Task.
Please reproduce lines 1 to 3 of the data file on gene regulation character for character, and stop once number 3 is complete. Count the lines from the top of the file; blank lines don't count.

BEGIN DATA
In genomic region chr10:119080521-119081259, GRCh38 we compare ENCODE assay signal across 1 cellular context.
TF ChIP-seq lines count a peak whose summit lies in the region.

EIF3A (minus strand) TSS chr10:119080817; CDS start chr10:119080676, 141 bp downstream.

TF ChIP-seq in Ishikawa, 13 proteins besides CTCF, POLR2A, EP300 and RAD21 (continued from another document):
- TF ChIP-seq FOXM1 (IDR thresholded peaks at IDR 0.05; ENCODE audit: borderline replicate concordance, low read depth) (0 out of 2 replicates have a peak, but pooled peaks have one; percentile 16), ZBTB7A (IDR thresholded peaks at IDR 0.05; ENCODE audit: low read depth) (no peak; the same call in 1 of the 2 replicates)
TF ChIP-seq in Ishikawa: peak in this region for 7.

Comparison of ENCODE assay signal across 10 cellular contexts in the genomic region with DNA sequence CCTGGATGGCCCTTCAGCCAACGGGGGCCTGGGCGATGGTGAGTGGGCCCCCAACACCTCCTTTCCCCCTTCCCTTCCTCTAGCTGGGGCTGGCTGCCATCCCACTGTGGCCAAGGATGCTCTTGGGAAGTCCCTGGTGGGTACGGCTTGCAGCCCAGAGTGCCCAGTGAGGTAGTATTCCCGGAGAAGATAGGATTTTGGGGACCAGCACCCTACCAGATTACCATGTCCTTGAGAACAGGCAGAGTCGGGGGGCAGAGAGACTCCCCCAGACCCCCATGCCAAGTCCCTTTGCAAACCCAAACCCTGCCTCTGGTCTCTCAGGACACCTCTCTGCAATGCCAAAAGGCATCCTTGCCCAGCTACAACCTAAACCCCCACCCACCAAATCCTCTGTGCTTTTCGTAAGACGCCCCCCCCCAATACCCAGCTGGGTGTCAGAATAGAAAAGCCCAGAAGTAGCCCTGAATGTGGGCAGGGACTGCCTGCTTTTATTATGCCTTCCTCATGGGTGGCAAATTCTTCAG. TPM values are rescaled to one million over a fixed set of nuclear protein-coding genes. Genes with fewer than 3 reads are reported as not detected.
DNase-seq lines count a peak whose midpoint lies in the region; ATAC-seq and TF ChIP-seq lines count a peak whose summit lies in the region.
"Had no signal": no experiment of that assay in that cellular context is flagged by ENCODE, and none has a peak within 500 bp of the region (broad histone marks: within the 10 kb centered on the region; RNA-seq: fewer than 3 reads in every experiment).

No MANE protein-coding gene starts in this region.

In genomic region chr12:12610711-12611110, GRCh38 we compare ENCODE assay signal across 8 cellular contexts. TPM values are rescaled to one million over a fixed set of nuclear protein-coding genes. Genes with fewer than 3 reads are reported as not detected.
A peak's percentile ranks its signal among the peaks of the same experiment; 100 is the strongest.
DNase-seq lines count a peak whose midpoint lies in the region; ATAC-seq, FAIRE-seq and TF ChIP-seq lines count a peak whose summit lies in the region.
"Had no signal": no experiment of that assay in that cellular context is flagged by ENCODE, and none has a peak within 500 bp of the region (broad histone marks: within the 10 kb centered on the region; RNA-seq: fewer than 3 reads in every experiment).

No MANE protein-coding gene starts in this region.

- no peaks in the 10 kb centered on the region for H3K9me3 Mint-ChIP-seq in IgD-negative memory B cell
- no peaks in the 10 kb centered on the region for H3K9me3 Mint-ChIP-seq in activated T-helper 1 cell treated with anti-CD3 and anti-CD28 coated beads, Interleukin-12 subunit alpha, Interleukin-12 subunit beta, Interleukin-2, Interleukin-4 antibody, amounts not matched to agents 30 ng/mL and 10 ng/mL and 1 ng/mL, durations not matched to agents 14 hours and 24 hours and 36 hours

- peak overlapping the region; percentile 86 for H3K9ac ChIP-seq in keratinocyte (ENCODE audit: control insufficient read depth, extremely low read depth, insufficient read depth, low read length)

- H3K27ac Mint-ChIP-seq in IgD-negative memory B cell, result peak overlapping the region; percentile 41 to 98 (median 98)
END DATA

In genomic region chr10:119080521-119081259, GRCh38 we compare ENCODE assay signal across 1 cellular context.
TF ChIP-seq lines count a peak whose summit lies in the region.

EIF3A (minus strand) TSS chr10:119080817; CDS start chr10:119080676, 141 bp downstream.